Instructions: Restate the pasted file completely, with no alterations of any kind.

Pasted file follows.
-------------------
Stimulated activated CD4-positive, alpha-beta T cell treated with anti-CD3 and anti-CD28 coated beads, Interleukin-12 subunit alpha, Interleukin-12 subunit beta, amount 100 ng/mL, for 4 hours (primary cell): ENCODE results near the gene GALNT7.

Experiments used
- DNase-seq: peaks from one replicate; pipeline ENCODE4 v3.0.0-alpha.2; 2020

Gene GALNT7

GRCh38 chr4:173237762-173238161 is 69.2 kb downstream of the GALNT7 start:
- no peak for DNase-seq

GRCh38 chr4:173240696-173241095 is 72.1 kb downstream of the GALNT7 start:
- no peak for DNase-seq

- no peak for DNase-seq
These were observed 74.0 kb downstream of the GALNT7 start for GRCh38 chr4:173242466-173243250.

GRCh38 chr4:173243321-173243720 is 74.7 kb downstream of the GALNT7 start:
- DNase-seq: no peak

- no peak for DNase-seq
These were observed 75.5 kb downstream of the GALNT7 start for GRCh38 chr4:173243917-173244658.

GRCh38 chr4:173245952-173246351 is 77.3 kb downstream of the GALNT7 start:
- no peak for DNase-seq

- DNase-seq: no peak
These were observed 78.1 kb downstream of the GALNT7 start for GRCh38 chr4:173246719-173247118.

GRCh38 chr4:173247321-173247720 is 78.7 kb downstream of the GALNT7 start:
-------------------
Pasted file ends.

Stimulated activated CD4-positive, alpha-beta T cell treated with anti-CD3 and anti-CD28 coated beads, Interleukin-12 subunit alpha, Interleukin-12 subunit beta, amount 100 ng/mL, for 4 hours (primary cell): ENCODE results near the gene GALNT7.

Experiments used
- DNase-seq: peaks from one replicate; pipeline ENCODE4 v3.0.0-alpha.2; 2020

Gene GALNT7

GRCh38 chr4:173237762-173238161 is 69.2 kb downstream of the GALNT7 start:
- no peak for DNase-seq

GRCh38 chr4:173240696-173241095 is 72.1 kb downstream of the GALNT7 start:
- no peak for DNase-seq

- no peak for DNase-seq
These were observed 74.0 kb downstream of the GALNT7 start for GRCh38 chr4:173242466-173243250.

GRCh38 chr4:173243321-173243720 is 74.7 kb downstream of the GALNT7 start:
- DNase-seq: no peak

- no peak for DNase-seq
These were observed 75.5 kb downstream of the GALNT7 start for GRCh38 chr4:173243917-173244658.

GRCh38 chr4:173245952-173246351 is 77.3 kb downstream of the GALNT7 start:
- no peak for DNase-seq

- DNase-seq: no peak
These were observed 78.1 kb downstream of the GALNT7 start for GRCh38 chr4:173246719-173247118.

GRCh38 chr4:173247321-173247720 is 78.7 kb downstream of the GALNT7 start: